I returned from Peru about a month ago and am happily back on the sailing vessel 'Gracious Lady' with my 'Southern man'.
This morning I am waking up at a crazy early hour and am preparing for a two week journey down the East Coast of America on our 42 foot sailboat. 
God willing.
This type of sailing trip is a first for me.
This is the first big adventure on a sailboat which will be sailed not only on the scenic Intracoastal Waterway, but also at sea, several miles off shore. 

It's very interesting to reflect on my life right now. 
I lived a minimalistic life raising my daughter as an only parent,
a minimalistic life living in my van for a year,
a minimalistic life backpacking from NYC to MIAMi, 
and I now live a minimalistic life while I float on water. 

Some may think that living on a sailboat isn't minimalistic but I beg to differ. We are two people on a vessel that is 40 feet long and 13 feet wide. Space for personal items is minimal and 'personal space' is practically non existent. Since inside of the boat is small, we tend to be outside more in the fresh air and we share our personal space with the sea creatures. 
Dolphins, manatees and seabirds are our entertainment who also share in our unplugged and untied existence..

Sailing life is very unpredictable which requires 'quick thinking' and instinctual behavior. It keeps us young, active and healthy. We go with the flow and accept what God gives us, 
even if it's challenging,
especially when it's challenging. 
This is our life and we love it, and this journey marks the beginning of a new chapter in it.
We will aggressively, yet passively, sail from Beaufort, South Carolina to the Florida Keys and then up around to the Gulf Coast and land at Fort Myers Beach, Florida. 
This is the 'plan' but anything can change that. 
Weather tells us when, 
our skills tell us how,
and only God knows why.
We are definitely the happiest when we are 'untied and unplugged' and someday we will completely be 'off the grid',
in Godspeed.

Thursday, October 26, 2017
Beaufort, South Carolina

I'm wide awake so I get out of bed. 
I know there's no sense in trying to sleep anymore so instead I get up and turn on the coffee pot. While it brews, I quietly slip into my 'Southern mans' room and give him an early morning snuggle. He asks me what time it is and I tell him that it's still early and he needs to sleep in. 
He sleepily says, 'okay'.
Though we aren't untying the boat lines until later this morning, I have a few things to do before we set sail and I want to do it without rushing and without bopping up and down at sea. Also, having access to 'shore power', the electric power that is plugged in to the boat from the marina dock, is a luxury and I want to finish up some things that are easier done when I have it. My coffee pot, electric pan and microwave only work while plugged in and as soon as we untie, they are instantly gone.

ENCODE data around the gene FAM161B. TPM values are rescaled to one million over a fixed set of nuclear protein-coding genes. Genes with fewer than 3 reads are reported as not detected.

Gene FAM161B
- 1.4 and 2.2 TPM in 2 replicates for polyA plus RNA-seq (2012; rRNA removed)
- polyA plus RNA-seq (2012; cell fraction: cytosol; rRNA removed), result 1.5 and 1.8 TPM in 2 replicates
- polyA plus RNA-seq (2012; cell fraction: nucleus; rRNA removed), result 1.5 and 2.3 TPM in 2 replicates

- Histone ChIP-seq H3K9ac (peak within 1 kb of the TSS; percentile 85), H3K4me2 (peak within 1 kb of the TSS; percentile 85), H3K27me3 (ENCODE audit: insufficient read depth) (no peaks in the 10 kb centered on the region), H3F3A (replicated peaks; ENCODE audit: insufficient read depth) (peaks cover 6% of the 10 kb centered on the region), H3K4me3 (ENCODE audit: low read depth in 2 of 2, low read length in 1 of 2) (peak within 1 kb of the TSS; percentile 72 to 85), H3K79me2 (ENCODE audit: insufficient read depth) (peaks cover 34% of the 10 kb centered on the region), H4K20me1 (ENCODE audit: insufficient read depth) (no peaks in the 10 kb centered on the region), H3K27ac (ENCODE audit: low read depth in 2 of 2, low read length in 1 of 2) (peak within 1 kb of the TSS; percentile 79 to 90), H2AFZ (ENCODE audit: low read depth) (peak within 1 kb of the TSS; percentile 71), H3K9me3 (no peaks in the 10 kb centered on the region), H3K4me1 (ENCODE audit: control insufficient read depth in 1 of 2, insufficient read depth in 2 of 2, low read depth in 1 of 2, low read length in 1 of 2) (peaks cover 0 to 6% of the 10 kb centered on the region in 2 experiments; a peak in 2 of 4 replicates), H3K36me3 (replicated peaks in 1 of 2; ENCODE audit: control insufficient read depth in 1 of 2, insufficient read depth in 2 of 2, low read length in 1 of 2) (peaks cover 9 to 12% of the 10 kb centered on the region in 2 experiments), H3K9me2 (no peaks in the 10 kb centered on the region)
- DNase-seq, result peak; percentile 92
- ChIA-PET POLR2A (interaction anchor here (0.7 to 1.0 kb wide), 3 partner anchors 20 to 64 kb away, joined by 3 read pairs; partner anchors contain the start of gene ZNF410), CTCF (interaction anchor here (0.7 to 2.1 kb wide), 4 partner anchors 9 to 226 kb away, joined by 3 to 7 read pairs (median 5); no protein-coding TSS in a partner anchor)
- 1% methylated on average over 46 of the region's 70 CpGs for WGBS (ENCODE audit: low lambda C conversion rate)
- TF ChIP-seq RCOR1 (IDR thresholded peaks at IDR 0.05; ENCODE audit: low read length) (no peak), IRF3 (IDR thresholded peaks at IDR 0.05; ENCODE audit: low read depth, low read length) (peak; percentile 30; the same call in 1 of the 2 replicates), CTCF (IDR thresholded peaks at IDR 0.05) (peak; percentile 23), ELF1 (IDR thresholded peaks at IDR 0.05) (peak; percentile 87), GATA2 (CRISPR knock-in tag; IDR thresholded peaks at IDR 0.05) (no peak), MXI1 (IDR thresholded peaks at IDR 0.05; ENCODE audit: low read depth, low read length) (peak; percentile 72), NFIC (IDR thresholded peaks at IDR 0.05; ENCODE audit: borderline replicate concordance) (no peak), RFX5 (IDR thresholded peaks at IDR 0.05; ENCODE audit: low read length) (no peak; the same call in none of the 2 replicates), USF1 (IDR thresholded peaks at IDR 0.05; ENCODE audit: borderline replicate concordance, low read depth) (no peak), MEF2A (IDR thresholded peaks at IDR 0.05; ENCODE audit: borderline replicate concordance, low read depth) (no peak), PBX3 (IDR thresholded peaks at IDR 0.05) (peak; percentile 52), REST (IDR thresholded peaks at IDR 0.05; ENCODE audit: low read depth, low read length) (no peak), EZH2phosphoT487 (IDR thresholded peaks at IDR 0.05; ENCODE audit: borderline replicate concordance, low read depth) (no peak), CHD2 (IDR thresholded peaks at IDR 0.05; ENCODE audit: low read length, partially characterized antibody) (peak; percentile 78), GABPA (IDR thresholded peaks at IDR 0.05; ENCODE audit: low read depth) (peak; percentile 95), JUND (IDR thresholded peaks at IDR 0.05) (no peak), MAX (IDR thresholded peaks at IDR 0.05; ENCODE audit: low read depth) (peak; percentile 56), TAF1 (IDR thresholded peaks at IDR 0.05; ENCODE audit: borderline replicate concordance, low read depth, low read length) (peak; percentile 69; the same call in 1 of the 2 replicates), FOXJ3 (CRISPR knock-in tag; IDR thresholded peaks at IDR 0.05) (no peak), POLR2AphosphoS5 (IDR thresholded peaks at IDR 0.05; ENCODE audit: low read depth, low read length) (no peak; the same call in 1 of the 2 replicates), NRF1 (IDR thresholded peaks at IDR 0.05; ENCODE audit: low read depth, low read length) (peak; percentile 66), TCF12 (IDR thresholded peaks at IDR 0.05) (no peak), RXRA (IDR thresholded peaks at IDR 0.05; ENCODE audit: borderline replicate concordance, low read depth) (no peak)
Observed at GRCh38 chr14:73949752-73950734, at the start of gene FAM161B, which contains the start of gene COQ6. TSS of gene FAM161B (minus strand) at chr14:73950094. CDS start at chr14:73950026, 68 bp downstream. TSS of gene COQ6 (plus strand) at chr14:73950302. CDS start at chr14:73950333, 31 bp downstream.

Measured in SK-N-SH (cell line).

For the most part, this isn't much of a loss because most of our boat lights are run from the boat generator and we have a special 'cigarette lighter' system wired into our battery so we can charge up our phones and notebooks with a special adapter. The refrigerator will still work as long as the engine works, and as long as the engine works, we will have basic commodities. 
Without electrical power, we only lose things that heat up like hot water and electrical cooking appliances and those things aren't necessities. However, this morning I do take advantage of the shore power that we still have and turn on the electric heater as soon as I get up to get the chill out of the boat and to dry the air. 

I also boil some eggs for 'quick grab' protein meals which will come in handy in the middle of the night. We will eat them whole or as deviled eggs. While the eggs boil, I perk some extra coffee and put it in the refrigerator so I only will need to warm it up later or drink it as iced coffee while at sea. Usually I would make fresh coffee every day but today I am trying to alleviate as many cooking chores as possible because I will be alternating sailing with my Captain all day and night.

When at sea, I use the camping stove for all cooking and it's great. It's incredibly efficient and the small gas canisters last a really long time, almost a week.  The camping stove not only has great heating power for cooking, but it also heats up a room which could be welcomed when the sun goes down and the nighttime brings us 50° temperatures. I may bring it into the cockpit later. 
With that said, neither one of us have a huge winter wardrobe on board but we do have enough layers to keep us warm in the middle of the night while sailing or if we are sleeping below. I also have plenty of blankets and of course, there's always hugs.

The sun is up and so is my man. 
It's time to top off our water tank, pump out our waste tank and take one more shower. We reviewed our navigation plan last night and my 'Southern man' taught me how to use the Navionics app which will be our primary navigation source.
Soon we will untie, unplug and set sail.

I'm so excited!

No comments:

Post a Comment